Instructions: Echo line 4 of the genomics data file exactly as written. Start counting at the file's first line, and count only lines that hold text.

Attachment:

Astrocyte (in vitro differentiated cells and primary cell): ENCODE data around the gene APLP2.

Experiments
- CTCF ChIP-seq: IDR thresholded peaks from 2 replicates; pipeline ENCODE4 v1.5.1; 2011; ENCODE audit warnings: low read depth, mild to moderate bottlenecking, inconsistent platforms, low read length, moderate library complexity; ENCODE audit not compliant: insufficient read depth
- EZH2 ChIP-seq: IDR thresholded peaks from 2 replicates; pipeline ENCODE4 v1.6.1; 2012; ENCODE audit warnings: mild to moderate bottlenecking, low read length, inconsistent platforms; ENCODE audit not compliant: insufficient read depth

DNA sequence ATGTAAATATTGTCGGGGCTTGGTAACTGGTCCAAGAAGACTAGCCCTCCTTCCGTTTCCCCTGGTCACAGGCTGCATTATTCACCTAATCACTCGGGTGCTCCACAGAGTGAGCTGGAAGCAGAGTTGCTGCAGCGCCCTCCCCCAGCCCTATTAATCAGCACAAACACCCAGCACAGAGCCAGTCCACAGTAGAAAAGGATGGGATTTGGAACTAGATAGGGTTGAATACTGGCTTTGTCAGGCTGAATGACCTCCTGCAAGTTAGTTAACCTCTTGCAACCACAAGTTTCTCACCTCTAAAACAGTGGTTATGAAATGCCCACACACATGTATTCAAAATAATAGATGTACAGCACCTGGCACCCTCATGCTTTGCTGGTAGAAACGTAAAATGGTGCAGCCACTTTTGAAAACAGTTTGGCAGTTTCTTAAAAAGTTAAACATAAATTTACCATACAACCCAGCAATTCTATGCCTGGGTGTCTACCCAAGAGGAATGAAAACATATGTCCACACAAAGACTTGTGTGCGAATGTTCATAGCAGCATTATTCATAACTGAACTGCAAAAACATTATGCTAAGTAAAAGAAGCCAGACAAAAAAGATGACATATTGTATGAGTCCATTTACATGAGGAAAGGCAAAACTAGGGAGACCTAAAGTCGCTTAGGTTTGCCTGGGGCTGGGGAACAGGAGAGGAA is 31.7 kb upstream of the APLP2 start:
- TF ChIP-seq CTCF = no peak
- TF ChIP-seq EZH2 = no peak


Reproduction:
- EZH2 ChIP-seq: IDR thresholded peaks from 2 replicates; pipeline ENCODE4 v1.6.1; 2012; ENCODE audit warnings: mild to moderate bottlenecking, low read length, inconsistent platforms; ENCODE audit not compliant: insufficient read depth